Jet Lag Pills - Panacea or Placebo Effect?
Whatever method you utilize for either preventing or curing jet lag, and there are various ways of achieving this, the outcome should be a realignment of your body clock compared to that of local time, if the outward symptoms of jet lag are to disappear. So can this be performed with a straightforward pill?
One of the very most trusted pills on the market is really a homeopathic preparation containing specific things like extracts from the chamomile plant and a standard type of daisy. Now while homeopathic remedies have an extended and more developed history, even though chamomile itself is well known because of its properties in assisting sleep, it appears greater than a little far fetched to claim that going for a pill before you remove will fast forward your system clock some six hours during your flight from London to Singapore.
So why achieve this lots of people swear by such pills? You can find probably four reasons:
First, we have been conditioned to trust that the advance of science is in a way that doctors could cure almost anything today therefore why shouldn't we have confidence in a pill to cure jet lag.
Second, different drug trials have demonstrated again and again the energy of the "placebo effect". Put simply, the mere proven fact that something has been done to combat a disorder can alone produce the felling that it works.
Third, jet lag doesn't always activate straight away. We are all familiar with the truth that several late nights doesn't always effect us right away and that it could be several days before our late nights meet up with us. Because many travelers also feel fine because of their first few days they assume that the pills will need to have worked. When jet lag does meet up with them, then they often wrongly attribute their symptoms to the change in climate or something they've eaten.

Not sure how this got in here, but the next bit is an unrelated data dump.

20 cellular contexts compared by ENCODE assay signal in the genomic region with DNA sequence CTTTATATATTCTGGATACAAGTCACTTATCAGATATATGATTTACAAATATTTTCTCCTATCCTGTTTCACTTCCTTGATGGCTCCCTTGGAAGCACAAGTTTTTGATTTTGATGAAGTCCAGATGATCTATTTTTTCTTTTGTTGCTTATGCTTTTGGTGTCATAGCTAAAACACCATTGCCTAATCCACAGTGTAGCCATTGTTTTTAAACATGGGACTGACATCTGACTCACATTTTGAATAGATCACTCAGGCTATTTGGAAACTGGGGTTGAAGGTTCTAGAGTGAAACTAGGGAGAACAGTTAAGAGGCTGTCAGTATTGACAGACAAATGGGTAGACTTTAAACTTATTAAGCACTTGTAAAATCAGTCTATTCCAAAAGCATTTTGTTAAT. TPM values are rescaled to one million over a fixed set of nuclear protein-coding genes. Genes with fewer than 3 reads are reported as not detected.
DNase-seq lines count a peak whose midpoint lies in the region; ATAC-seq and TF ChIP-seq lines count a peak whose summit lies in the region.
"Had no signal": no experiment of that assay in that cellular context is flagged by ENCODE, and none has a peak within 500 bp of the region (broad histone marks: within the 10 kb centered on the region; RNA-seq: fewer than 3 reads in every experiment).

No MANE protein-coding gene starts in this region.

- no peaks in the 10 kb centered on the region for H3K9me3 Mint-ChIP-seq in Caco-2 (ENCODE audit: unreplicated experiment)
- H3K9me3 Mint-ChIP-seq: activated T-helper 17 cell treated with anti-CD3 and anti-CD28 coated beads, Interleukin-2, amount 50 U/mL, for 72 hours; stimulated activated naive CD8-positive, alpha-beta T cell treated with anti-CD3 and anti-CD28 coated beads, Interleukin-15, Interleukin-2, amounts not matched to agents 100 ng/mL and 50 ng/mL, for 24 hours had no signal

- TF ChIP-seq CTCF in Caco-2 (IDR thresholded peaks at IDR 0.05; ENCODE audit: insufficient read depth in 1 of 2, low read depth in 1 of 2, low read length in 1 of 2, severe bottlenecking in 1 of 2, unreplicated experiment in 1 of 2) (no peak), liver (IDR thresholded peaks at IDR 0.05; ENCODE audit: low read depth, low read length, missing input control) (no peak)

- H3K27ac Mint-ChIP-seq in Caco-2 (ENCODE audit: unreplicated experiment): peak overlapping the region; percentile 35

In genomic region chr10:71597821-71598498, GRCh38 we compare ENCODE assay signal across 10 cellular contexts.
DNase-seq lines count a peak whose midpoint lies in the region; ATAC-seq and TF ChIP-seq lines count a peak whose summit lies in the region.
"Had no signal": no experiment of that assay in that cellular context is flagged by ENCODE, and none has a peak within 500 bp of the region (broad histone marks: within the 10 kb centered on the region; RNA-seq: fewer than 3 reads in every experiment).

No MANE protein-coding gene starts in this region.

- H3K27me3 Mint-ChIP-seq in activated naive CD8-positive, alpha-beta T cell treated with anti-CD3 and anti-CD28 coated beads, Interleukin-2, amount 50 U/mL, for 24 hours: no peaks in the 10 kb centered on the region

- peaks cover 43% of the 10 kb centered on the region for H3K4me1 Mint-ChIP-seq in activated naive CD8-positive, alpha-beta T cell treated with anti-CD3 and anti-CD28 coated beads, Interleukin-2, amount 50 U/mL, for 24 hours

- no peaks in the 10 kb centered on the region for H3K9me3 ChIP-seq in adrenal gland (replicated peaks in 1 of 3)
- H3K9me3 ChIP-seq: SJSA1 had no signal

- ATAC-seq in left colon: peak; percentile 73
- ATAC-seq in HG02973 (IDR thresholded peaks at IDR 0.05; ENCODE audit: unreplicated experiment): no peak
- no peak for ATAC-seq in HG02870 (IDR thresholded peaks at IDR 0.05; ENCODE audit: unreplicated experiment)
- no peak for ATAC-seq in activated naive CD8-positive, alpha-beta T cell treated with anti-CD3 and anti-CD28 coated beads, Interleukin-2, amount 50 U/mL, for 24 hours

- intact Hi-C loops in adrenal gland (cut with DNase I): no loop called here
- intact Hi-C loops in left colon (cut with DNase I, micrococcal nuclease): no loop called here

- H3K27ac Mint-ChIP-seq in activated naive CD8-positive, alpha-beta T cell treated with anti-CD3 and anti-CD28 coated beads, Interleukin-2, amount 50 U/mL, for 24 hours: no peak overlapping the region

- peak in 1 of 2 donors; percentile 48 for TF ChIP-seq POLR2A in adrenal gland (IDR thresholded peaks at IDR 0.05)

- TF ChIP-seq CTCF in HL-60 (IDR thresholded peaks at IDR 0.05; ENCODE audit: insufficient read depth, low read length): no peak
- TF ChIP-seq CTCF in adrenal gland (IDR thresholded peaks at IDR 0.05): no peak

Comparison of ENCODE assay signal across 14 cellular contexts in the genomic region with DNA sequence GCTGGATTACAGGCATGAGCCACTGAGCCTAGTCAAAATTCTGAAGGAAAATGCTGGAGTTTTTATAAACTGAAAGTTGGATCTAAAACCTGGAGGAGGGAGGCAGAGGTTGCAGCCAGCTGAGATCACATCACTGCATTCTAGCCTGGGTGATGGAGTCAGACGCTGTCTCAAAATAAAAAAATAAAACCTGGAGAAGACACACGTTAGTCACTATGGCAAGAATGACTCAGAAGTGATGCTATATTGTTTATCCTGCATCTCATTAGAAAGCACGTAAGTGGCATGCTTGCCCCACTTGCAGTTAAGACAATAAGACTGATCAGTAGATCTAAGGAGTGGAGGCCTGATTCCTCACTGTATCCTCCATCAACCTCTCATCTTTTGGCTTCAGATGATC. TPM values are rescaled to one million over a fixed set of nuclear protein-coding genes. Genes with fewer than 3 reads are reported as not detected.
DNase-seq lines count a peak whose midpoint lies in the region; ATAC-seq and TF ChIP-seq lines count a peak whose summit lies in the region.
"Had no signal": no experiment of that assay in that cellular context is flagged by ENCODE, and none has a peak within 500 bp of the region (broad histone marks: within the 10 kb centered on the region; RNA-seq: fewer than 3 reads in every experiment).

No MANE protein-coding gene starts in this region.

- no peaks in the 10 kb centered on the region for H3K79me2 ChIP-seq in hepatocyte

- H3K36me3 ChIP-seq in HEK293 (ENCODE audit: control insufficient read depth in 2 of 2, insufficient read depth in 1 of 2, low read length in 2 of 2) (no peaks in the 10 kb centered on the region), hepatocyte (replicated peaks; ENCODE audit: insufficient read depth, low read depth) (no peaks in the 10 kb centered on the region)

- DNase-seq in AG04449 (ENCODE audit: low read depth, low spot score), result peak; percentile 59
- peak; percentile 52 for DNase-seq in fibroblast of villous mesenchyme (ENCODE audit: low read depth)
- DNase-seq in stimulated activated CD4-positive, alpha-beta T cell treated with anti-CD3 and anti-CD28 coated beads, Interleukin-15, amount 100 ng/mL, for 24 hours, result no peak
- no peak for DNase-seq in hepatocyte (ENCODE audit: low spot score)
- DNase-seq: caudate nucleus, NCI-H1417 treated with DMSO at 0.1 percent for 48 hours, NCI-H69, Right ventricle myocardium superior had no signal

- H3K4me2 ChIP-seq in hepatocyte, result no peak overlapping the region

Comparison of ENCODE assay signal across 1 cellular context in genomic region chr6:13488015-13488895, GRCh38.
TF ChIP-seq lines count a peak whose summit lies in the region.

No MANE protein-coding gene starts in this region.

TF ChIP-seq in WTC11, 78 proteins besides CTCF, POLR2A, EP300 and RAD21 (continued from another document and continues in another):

Fourth, the sale of pills, of any description, is big businesses supported by big advertising budgets and clever marketing. This marketing reaches jet lag pills and is even supported by studies which clearly demonstrate the potency of such pills. The only real problem here's that lots of of the studies quoted are fundamentally flawed and lack any detail. Most studies, for instance, involve airline crews, specifically cabin staff, that are hardly representative of the majority of the traveling public and may well be considered to have a vested fascination with promoting flights.
It will be lovely if we're able to simply take a pill whenever we board the aircraft and reach our destination without jet lag. Unfortunately, at the very least for the present time, this simply isn't possible.
Preventing jet lag, or at the very least reducing jet lag symptoms considerably, isn't difficult and involves a small amount of planning before your trip and carrying out a careful, but simple, plan before, after and during your flight. The thing is doesn't involve is really a so-called magic jet lag pill.